I was five years old, hugging the floor of my mother’s little shack, gunshots ringing through the air. I was too young to understand the violence going on outside, but I felt the terror pouring from my mother like a physical thing. I sobbed when her arms shook around me, then wailed uncontrollably when I saw the tears in her own eyes.

“Shush!” she whispered harshly. Her voice was filled with panic. It only made me cry harder. I didn’t really know what was happening. All I knew was that we lived in a terrible place that always smelt awful, with dirty little shacks and something called gang wars. My mother clapped her hand over my mouth to silence me, but it was too late. I had reached the screaming point, the point of no return. I never knew why she did it – desperation, I think – but she grabbed a battered old book off the couch, careful not to raise her body off the floor, and shoved it towards me.

“Read!” she said.

Read? I didn’t know how to. It was a grown up book, not like the ones they had at crèche with all the colours and pictures of animals. Still, I opened the book and, my cries forgotten, traced the words with my finger, picking out the letters that made up my name. It was the only thing I knew how to write.


At twelve years old, I lay on the same old couch we’d always had. I was hungry, but I knew not to ask for food. There wasn’t any. Besides, my father was on his way to fetch me, and I knew he would buy me food. My father wasn’t like us, you see. He lived in a brick house and drove a shiny car. I doodled with a pen and notebook I had found in my mother’s wardrobe, drawing pictures of the burgers and ice-creams to come. I pretended not to see my mother as she came in from the other room. She hugged me.

“I’m so sorry honey,” she said softly. “I just spoke to your father. He isn’t coming.”

Somehow I already knew that, but it didn’t stop the hot tears spilling onto my face.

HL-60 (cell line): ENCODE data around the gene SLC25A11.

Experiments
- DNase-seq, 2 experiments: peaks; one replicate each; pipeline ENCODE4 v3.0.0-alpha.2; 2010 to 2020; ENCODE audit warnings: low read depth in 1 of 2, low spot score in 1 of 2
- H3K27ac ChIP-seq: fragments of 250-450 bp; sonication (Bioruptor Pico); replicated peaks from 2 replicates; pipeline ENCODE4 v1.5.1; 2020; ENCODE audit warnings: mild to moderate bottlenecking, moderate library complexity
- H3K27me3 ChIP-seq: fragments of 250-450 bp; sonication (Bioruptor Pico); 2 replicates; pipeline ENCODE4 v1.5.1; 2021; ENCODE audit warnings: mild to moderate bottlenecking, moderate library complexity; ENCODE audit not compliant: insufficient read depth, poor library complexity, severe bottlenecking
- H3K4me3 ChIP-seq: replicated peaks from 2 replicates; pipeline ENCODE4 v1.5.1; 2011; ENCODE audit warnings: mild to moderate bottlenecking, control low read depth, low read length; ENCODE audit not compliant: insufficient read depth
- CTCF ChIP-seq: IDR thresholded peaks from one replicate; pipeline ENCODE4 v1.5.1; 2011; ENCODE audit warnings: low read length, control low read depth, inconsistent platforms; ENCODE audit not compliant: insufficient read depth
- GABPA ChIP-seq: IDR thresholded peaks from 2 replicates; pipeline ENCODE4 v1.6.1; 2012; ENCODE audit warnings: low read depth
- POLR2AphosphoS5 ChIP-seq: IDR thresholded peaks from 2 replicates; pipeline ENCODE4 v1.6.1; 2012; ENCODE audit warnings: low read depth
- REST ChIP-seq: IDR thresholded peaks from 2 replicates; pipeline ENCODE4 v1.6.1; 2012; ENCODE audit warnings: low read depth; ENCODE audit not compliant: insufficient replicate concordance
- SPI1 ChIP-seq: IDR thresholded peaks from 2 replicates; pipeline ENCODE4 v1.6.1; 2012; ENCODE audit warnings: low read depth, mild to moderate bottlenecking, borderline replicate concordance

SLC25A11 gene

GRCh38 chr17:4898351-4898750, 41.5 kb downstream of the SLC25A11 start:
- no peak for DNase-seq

“I hate him!” I screamed. My mother rubbed my back, but I didn’t want comfort. She got up and left. I HATE HIM! I wrote furiously on the notebook. But I didn’t. I didn’t hate him, not really. So I turned the page and started afresh.

My daddy came to fetch me today, I wrote. I stared at the writing for a few minutes, stunned.


I doubt I had the ability to describe it back then when I was 12, but now I imagine that seeing those words felt like unlocking a powerful secret. With just pen and paper, I had changed things. I had created a new reality. Like magic. Things didn’t have to be the way they were, because I had a new weapon. I was no longer there, in that awful place that smelt of garbage and sweat. I was out with my father, eating ice cream at the mall. I heard the sounds of the mall coming to life around me. The more I wrote that day, the more I believed it. Oh my God. I was free.

It was later that I discovered how far I could take my talent. At eighteen years old, I was watching TV when, with a jolt, I realised I could make people fly. In fact, I could make people do just about anything. So many possibilities. A lost girl in the forest, a rich king – all kinds of people across the universe, from all eras, right at my finger tips. I scribbled excitedly, unable and unwilling to stop, like magic.

They say hindsight is 20/20, but I don’t fully agree. I suspect that over time fiction and reality started to bleed into each other for me. I can’t imagine that I could have been anything but a writer. The magic of it reached out and touched me so deeply that sometimes I imagine it flows in my veins.

For me, writing has become like a living thing. When I go to bed my head recites poetry, my dreams are stories, and those phases of writer’s block are like being deserted by a trusted lover. It’s hard for me to separate myself from my writing. I cry for the characters I create, laugh with them and hold dinner parties in my head.

When something becomes as big as my love for writing, I don’t try to contain it. I let it grab me by the scruff, drag me wherever it goes and I just enjoy the ride. Yes, I have romanticized what it means to be a writer, a little, but wasn’t it the great Ray Bradbury who said “You must stay drunk on writing so reality cannot destroy you”?

I regret nothing that has happened in my life because it’s as if everything came together at just the right time to make me the writer I am today. A divine conspiracy, if you will. Because how else can I explain that tracing the words in a battered book with the finger of a five-year-old would turn into something so important and meaningful in my life?


About the Author:

Thorne Busakwe is a 22-year-old writer from South Africa. She is the winner of the January 2015 My Writing Journey Competition.


Photo Credit: Flickr.com_Nick Penrick